What is in the air surrounding the Earth? What makes city smog brown, or beaches cloudy? Or importantly, what impact do these substances have on global climate change?
At California State University, Northridge, atmospheric chemistry professor Daniel Curtis and six undergraduate students are exploring how sea spray, smoke and smog can affect the Earth’s atmosphere.
From left: senior chemistry student Farnaz Aghabarari, atmospheric chemistry professor Daniel Curtis, and senior chemistry student Maryam Ghiassee oversee the results of a sea spray aerosol test. Photo: Luis Garcia/CSUN
“These particles are called aerosols, and they can scatter or absorb light,” Curtis said. “So, when sunlight comes into the Earth’s atmosphere, if it is scattered, it can go back out into space, cooling the atmosphere. If it is absorbed, it warms the atmosphere.”
Curtis and his students have found that sea spray scatters light and causes a major cooling effect on the atmosphere around it. The team simulated and measured the phenomenon in a custom-built machine called a cavity ringdown spectrometer (CRS).
The CRS simulates atmosphere movement for particles, Curtis explained. By having two mirrors and a green laser that bounces back and forth between them, the CRS can reenact about 10 kilometers of distance that would be in the atmosphere.
Sea spray samples from Ventura, Manhattan, Huntington and Santa Barbara beaches were used as the different aerosols. Each sample was individually tested and put in a perfume spray-like bottle. A hose took the particles from the bottle and dried them in a silica gel canister. Next, the particles were measured out and dispersed based on nanometer size into a separate hollow canister, containing the two mirrors where the green laser, simulating the color of sunlight, bounced back and forth to detect how quickly light passed through the aerosol.
If the light moved quicker through the particles than through the chamber when it was empty, then the effect of the aerosol was interpreted as cooling the atmosphere. If the light moved slower through the particles because it was absorbed, then the effect of the aerosol was interpreted as heating the atmosphere. This is the case for certain aerosols called brown carbon, Curtis said.
CSUN atmospheric chemistry professor Daniel Curtis pours dry ice over the green laser in his custom-built cavity ringdown spectrometer. Photo: Luis Garcia/CSUN
In 2014, Curtis published a study in the science journal Atmospheric Environment, titled “Size and Mass Distributions of Ground-Level Sub-Micrometer Biomass Burning Aerosol From Small Wildfires,” focusing on the effects of small, local wildfires in the San Fernando Valley. The smoke from the fires is considered a type of brown carbon.
“If fires occur in locations where ozone concentrations are already relatively high, air quality [standards] can be violated,” the article said.
“Recent studies indicated that wildfire frequency, duration and fire season length have increased in the western United States due to climate change and are expected to continue to change in the future.”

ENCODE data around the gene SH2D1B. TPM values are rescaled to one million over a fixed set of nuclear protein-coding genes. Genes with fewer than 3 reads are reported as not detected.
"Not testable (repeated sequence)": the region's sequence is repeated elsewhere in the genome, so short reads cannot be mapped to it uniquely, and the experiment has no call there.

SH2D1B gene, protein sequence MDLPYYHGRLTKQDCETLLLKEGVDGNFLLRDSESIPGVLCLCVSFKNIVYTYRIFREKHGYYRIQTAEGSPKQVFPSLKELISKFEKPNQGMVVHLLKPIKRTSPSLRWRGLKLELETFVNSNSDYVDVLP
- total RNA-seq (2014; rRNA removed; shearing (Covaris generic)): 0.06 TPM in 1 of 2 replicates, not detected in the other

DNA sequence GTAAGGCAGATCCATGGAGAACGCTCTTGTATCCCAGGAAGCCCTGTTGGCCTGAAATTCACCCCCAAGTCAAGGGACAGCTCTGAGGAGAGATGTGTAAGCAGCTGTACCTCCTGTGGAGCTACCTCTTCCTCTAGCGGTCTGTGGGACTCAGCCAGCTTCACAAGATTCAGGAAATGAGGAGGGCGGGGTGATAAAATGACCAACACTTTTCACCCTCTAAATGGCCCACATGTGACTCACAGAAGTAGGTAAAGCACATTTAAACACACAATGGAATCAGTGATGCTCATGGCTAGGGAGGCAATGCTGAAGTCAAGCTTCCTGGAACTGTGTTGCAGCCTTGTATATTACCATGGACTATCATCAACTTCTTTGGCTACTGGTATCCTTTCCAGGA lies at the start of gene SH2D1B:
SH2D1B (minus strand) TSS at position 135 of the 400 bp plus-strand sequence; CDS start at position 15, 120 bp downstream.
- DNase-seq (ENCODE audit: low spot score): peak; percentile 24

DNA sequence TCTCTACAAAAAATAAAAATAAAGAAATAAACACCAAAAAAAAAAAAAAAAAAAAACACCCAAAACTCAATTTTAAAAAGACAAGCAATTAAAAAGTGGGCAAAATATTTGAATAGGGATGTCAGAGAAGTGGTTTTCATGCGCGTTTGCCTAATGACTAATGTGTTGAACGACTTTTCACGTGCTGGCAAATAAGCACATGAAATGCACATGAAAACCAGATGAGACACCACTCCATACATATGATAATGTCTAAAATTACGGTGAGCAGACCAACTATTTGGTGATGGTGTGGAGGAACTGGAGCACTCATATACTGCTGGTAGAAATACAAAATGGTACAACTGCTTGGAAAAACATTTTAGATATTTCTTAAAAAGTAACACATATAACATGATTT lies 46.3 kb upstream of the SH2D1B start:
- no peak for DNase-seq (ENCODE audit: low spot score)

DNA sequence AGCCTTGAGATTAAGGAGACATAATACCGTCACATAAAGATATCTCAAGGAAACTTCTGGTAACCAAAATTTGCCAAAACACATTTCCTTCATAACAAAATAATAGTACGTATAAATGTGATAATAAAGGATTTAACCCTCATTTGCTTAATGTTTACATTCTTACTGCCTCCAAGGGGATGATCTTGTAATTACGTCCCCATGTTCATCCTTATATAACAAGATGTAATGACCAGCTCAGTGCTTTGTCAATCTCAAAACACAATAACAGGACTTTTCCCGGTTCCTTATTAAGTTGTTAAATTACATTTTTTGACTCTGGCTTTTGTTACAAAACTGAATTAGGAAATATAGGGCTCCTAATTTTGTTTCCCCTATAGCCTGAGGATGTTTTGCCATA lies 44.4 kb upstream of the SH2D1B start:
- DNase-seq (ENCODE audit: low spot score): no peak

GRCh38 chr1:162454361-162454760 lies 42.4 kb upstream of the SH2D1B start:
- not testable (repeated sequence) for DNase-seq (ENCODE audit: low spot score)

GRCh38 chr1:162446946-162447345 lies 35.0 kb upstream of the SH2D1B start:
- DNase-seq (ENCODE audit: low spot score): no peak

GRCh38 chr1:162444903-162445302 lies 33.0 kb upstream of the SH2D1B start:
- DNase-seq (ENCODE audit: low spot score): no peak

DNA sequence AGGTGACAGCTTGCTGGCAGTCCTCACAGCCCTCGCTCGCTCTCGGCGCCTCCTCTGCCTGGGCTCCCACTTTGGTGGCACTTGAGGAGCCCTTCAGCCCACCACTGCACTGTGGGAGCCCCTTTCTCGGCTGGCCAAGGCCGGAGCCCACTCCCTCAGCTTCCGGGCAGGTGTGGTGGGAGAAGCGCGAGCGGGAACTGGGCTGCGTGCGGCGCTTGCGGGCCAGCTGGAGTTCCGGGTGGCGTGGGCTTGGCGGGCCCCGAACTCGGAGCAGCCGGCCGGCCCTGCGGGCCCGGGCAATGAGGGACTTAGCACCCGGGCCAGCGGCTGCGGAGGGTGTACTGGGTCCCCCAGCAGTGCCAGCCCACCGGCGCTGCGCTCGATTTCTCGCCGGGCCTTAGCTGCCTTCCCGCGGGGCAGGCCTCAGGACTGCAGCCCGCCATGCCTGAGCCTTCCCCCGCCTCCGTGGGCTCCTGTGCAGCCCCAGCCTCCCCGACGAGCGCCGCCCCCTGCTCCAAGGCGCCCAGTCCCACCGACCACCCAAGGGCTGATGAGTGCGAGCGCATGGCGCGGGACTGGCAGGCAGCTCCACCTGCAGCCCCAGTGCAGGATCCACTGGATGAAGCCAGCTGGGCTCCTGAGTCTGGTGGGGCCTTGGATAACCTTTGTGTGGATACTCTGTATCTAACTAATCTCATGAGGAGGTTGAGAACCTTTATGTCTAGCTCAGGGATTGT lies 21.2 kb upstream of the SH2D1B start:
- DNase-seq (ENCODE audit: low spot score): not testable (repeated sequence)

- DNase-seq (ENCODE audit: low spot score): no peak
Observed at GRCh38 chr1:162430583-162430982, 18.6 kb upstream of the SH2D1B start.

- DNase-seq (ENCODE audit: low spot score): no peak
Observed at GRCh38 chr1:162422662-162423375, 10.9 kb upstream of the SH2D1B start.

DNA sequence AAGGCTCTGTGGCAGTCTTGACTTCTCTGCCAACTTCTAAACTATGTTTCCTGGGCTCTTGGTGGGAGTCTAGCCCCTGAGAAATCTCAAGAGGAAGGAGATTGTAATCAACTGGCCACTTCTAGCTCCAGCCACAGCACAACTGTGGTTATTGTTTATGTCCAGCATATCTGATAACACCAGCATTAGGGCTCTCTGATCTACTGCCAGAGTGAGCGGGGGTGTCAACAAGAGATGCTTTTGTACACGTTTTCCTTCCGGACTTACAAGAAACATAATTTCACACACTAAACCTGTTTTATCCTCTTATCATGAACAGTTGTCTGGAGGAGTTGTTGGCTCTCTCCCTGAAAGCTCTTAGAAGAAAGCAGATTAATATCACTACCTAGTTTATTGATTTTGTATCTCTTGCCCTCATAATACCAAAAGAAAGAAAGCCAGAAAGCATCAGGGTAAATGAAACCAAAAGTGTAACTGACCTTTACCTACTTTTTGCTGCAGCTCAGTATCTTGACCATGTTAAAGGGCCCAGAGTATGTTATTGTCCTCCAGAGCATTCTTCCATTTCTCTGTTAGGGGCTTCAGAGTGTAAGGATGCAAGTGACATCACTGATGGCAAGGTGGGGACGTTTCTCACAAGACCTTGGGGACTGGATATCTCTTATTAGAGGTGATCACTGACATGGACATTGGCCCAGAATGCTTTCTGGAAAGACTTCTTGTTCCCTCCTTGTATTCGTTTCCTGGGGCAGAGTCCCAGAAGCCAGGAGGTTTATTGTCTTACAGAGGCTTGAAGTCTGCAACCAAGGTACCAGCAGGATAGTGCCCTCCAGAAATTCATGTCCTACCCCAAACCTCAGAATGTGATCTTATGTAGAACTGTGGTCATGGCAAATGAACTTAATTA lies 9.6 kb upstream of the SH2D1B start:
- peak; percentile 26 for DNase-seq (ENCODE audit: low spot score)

The San Fernando Valley is a highly populated area, with more than 1.7 million residents, Curtis noted.
“Even small wildfires can impact human health if they occur close to urban areas,” Curtis said. “Large wildfires, even in rural areas, can affect air quality almost around the world.”
The wildfire study raises a big question in understanding global warming, he said.
“We know that humans are increasing greenhouse gases, and we know that warms the earth up,” he said. “What we don’t fully understand is the effects of these particles, so [sea spray] may be counteracting the greenhouse effect, or if [the particles] are dark, they might contribute even more [to warming the atmosphere].”
What makes brown carbon such an important aspect of atmospheric science is its complexity, Curtis said.
“We don’t fully understand what this stuff is. That’s why it’s lumped together as brown carbon,” he said. “We understand greenhouse gases really well. But we still don’t understand how the [brown carbon] aerosols work. We know the gases from fossil fuel combustion, but not the actual particles.
“One aspect that we are interested in is how sea-spray aerosol changes once it gets into the atmosphere with smog,” Curtis added. “We would like to find out what difference this might make on the climate effects of sea-spray aerosol.”
Senior chemistry majors Maryam Ghiassee and Farnaz Aghabarari, said the lab work they are doing with sea spray is life-changing, not just in terms of understanding climate change, but also in what they wish to do with their futures.
“I never thought I could do research [as an undergraduate],” Aghabarari said. “This is helping me see if I can be a researcher. I can understand the environment around me. When I go to the beach, [I am aware] that something is happening around me.”
Ghiassee, who said she wants to become an atmospheric chemist like Curtis, said that her lab experience has refocused her future plans.
“I don’t think I would have acknowledged this is what I want to do without the experience in the lab,” she said. “It would have been a hard transition into graduate school. I’m glad I actually like the work!”
Curtis said it is important to have undergraduate students involved in research, since it inspires them and exposes them to the big questions in atmospheric chemistry.
“At CSUN, undergrads get a chance to work on cutting-edge research,” he said. “That’s what we pride ourselves on. This is an actual analytical chemistry lab. They ask me questions that I don’t know the answer to, and that is real science.”